We learn that he was a sickly man, overweight (because he loved food too much and did not eat in moderation), plagued by gout and someone who fought depression all his life. In fact, he was often on the brink of a complete mental breakdown as was his friend Boswell (who had his first breakdown at the age of 17). We realize that, in the end, it was a series of strokes that left him with severe facial tics and a speech impediment and ultimately, took his life.
But what a life! Truly, any writer can take inspiration and courage from Johnson's life--for he teaches us that there is no such thing as Writer's Block and that genius is 99 percent perspiration and one percent inspiration! He brought a new meaning to the word 'prolific' and I have to say that I, for one, was deeply moved by my entire 'experience' of this house--far more than I can remember being when I was a grad student. Johnson is the second most frequently quoted writer after Shakespeare and he is the source of one of my favorite quotes of all time: "When a man is tired of London, he is tired of life itself!" Hear, hear!
Outside, in the courtyard, I paused by the sculpture of Dr. Johnson's cat, Hodge, of whom he was very fond and who was so indulged that towards the end of his life all he ever ate were oysters! I took a few pictures of the exterior of the house and left the courtyard.
Walking through Holborn on my Way Back:
I got out of Dr. Johnson's Gough Court and found myself on Fetter Lane from where I emerged on to High Holborn. It was part of the Dickens' London Walk that I had started a few days ago and which I decided to complete. It took me to Barnard's Inn (not a hostel--just another courtyard) where the famous Gresham Lectures are held, free of charge for the public and into Staple Inn, the only Elizabethan house that survived the Great Fire of London. It's handsome black half-timbered façade leads you to another picturesque courtyard at the back and a very pretty second courtyard filled with late-summer roses and petunias. Out of Staple Lane, I got back on to High Holborn and disappeared down the stairwell of the Chancery Lane Tube Station from where I took a Central Line train straight home to Ealing. It is always a pleasure to be back in my former stomping ground of Holborn--but today I was too tired to linger.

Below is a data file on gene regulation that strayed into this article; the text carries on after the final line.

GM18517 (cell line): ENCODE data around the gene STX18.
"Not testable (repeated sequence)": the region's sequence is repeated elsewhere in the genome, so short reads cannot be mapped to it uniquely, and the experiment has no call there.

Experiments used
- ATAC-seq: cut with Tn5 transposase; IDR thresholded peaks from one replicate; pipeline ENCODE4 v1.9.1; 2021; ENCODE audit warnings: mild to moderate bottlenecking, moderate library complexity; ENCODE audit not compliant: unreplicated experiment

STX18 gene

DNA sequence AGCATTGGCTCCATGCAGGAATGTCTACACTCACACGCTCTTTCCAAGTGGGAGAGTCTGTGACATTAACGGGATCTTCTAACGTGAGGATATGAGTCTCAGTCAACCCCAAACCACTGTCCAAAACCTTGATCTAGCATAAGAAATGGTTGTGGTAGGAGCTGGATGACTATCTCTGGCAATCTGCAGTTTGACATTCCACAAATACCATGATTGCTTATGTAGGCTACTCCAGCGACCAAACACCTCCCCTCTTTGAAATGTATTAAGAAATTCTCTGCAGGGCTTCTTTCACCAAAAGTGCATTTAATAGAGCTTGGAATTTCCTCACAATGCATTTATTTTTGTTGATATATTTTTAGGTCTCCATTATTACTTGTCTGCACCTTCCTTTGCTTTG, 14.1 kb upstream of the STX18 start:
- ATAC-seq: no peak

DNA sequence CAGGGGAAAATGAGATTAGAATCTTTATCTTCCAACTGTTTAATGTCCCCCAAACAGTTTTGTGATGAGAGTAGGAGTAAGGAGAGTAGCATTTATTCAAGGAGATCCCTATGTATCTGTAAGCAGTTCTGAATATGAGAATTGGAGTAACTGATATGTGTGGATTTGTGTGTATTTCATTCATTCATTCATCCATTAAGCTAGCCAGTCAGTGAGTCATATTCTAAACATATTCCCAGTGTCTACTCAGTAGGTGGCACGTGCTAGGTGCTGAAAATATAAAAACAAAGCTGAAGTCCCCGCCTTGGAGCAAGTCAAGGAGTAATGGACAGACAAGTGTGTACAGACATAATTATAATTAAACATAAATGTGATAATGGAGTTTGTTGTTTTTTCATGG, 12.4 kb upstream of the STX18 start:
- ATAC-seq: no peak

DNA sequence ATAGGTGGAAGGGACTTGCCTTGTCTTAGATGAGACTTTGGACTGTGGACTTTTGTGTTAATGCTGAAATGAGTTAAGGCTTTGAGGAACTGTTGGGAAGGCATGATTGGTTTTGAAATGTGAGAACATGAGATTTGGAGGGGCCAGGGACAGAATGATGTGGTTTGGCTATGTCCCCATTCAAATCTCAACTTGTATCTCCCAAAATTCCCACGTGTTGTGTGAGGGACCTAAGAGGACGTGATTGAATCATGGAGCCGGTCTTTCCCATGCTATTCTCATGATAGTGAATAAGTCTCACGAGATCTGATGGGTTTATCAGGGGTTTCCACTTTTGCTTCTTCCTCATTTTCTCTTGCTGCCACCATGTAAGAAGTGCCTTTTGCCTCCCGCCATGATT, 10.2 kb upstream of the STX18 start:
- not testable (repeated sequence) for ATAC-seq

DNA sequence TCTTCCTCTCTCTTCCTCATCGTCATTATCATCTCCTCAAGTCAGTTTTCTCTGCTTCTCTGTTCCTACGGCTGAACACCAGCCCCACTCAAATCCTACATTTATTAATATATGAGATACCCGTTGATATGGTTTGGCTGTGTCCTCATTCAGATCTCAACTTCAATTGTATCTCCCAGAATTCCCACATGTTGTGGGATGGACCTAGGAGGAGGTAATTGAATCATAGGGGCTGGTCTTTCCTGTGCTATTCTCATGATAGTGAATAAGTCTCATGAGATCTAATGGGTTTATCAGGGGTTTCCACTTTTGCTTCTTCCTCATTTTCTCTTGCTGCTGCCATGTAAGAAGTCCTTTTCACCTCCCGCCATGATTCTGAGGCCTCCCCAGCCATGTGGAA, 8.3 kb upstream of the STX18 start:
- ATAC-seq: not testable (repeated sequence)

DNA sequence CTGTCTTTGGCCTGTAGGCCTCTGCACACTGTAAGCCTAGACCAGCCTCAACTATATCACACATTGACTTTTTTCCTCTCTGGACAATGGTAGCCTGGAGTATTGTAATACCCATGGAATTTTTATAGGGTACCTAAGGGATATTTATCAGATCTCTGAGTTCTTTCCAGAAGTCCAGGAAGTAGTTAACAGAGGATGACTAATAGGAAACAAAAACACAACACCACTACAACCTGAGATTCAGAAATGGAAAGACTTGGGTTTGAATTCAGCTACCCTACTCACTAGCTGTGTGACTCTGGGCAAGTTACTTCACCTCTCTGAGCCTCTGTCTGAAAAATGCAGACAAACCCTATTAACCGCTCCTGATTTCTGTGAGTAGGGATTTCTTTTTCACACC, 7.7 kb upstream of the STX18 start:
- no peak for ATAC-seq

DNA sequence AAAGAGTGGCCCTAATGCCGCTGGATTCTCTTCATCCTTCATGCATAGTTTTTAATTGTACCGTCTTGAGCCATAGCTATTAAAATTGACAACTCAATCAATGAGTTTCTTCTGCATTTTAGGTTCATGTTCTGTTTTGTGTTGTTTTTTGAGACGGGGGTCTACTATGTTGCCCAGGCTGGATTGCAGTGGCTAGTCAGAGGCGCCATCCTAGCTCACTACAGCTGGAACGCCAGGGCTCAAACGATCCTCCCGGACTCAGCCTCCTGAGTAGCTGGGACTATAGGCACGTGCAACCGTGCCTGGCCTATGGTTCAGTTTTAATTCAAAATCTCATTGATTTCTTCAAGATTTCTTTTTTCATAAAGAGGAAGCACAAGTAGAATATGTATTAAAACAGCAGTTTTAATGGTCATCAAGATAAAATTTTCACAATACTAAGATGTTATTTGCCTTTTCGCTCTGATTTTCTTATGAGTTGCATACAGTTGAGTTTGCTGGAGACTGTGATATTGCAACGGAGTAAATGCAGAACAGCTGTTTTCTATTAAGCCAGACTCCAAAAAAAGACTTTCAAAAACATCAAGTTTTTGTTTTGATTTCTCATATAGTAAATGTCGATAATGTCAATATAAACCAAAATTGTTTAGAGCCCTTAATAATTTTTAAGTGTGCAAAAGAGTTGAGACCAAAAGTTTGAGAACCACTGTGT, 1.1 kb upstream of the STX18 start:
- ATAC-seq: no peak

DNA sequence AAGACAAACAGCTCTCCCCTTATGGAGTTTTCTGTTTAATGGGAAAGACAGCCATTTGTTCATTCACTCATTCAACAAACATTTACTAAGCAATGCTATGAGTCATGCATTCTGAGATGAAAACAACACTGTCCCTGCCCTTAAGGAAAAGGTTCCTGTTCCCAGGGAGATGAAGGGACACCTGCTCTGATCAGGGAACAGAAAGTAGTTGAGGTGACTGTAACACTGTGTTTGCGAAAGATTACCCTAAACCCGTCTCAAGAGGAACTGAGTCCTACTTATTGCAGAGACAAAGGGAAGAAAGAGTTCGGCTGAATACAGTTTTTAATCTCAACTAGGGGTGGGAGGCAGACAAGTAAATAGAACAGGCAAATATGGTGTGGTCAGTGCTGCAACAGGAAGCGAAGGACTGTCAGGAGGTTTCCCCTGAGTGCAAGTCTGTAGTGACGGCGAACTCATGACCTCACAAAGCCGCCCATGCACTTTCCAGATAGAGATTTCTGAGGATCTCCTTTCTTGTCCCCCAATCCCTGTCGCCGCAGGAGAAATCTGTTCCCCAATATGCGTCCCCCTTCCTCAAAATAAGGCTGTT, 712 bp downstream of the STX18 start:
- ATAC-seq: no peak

I stopped at Morrison's on my walk home to pick up a few groceries and then put the kettle on for a cup of tea which I had with two pistachio biscuits and the last of a chocolate éclair. While I sipped and munched, I caught up on episodes of Cold Feet and then stopped to type this blog post.
It is now time for dinner to which I am looking forward as I shall watch another episode of Cold Feet and then get ready for bed. Tomorrow, I will probably proof read the chapter I have carried home with me--but for the moment, I have had a full and productive day and feel entitled to some more down time!
Until tomorrow, cheerio...